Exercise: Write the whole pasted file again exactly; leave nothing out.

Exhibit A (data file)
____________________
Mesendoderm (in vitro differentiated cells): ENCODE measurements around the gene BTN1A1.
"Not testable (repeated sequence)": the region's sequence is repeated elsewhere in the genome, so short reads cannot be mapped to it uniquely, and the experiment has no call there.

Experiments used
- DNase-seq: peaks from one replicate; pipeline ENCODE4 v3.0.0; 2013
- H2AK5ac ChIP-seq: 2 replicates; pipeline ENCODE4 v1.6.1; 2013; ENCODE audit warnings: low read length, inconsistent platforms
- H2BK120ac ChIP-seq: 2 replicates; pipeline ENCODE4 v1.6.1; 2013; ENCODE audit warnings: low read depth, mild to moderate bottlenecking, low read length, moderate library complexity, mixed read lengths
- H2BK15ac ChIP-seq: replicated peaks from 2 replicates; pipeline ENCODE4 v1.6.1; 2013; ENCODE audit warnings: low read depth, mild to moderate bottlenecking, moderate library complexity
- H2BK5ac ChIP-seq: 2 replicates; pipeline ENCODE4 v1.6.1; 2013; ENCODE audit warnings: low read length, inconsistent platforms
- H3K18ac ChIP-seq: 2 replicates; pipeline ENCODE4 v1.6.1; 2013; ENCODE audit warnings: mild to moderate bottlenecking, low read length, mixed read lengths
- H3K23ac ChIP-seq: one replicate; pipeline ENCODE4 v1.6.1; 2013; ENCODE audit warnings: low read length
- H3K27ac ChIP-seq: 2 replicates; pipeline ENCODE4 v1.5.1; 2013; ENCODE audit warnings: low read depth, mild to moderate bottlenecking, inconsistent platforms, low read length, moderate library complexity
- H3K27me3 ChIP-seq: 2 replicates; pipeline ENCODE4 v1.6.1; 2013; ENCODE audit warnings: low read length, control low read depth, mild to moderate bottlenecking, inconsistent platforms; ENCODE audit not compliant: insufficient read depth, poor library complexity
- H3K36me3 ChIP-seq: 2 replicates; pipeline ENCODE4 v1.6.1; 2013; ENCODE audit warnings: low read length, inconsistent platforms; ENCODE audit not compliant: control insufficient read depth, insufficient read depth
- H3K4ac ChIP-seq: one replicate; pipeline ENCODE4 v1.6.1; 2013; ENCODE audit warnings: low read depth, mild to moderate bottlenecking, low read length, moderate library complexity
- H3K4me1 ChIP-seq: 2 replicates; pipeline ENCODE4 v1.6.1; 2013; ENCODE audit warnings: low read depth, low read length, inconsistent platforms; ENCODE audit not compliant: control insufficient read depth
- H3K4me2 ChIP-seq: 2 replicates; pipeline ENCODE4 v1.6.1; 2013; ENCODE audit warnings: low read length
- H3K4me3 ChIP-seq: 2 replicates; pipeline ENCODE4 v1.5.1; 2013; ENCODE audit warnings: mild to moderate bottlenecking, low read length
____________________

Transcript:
Mesendoderm (in vitro differentiated cells): ENCODE measurements around the gene BTN1A1.
"Not testable (repeated sequence)": the region's sequence is repeated elsewhere in the genome, so short reads cannot be mapped to it uniquely, and the experiment has no call there.

Experiments used
- DNase-seq: peaks from one replicate; pipeline ENCODE4 v3.0.0; 2013
- H2AK5ac ChIP-seq: 2 replicates; pipeline ENCODE4 v1.6.1; 2013; ENCODE audit warnings: low read length, inconsistent platforms
- H2BK120ac ChIP-seq: 2 replicates; pipeline ENCODE4 v1.6.1; 2013; ENCODE audit warnings: low read depth, mild to moderate bottlenecking, low read length, moderate library complexity, mixed read lengths
- H2BK15ac ChIP-seq: replicated peaks from 2 replicates; pipeline ENCODE4 v1.6.1; 2013; ENCODE audit warnings: low read depth, mild to moderate bottlenecking, moderate library complexity
- H2BK5ac ChIP-seq: 2 replicates; pipeline ENCODE4 v1.6.1; 2013; ENCODE audit warnings: low read length, inconsistent platforms
- H3K18ac ChIP-seq: 2 replicates; pipeline ENCODE4 v1.6.1; 2013; ENCODE audit warnings: mild to moderate bottlenecking, low read length, mixed read lengths
- H3K23ac ChIP-seq: one replicate; pipeline ENCODE4 v1.6.1; 2013; ENCODE audit warnings: low read length
- H3K27ac ChIP-seq: 2 replicates; pipeline ENCODE4 v1.5.1; 2013; ENCODE audit warnings: low read depth, mild to moderate bottlenecking, inconsistent platforms, low read length, moderate library complexity
- H3K27me3 ChIP-seq: 2 replicates; pipeline ENCODE4 v1.6.1; 2013; ENCODE audit warnings: low read length, control low read depth, mild to moderate bottlenecking, inconsistent platforms; ENCODE audit not compliant: insufficient read depth, poor library complexity
- H3K36me3 ChIP-seq: 2 replicates; pipeline ENCODE4 v1.6.1; 2013; ENCODE audit warnings: low read length, inconsistent platforms; ENCODE audit not compliant: control insufficient read depth, insufficient read depth
- H3K4ac ChIP-seq: one replicate; pipeline ENCODE4 v1.6.1; 2013; ENCODE audit warnings: low read depth, mild to moderate bottlenecking, low read length, moderate library complexity
- H3K4me1 ChIP-seq: 2 replicates; pipeline ENCODE4 v1.6.1; 2013; ENCODE audit warnings: low read depth, low read length, inconsistent platforms; ENCODE audit not compliant: control insufficient read depth
- H3K4me2 ChIP-seq: 2 replicates; pipeline ENCODE4 v1.6.1; 2013; ENCODE audit warnings: low read length
- H3K4me3 ChIP-seq: 2 replicates; pipeline ENCODE4 v1.5.1; 2013; ENCODE audit warnings: mild to moderate bottlenecking, low read length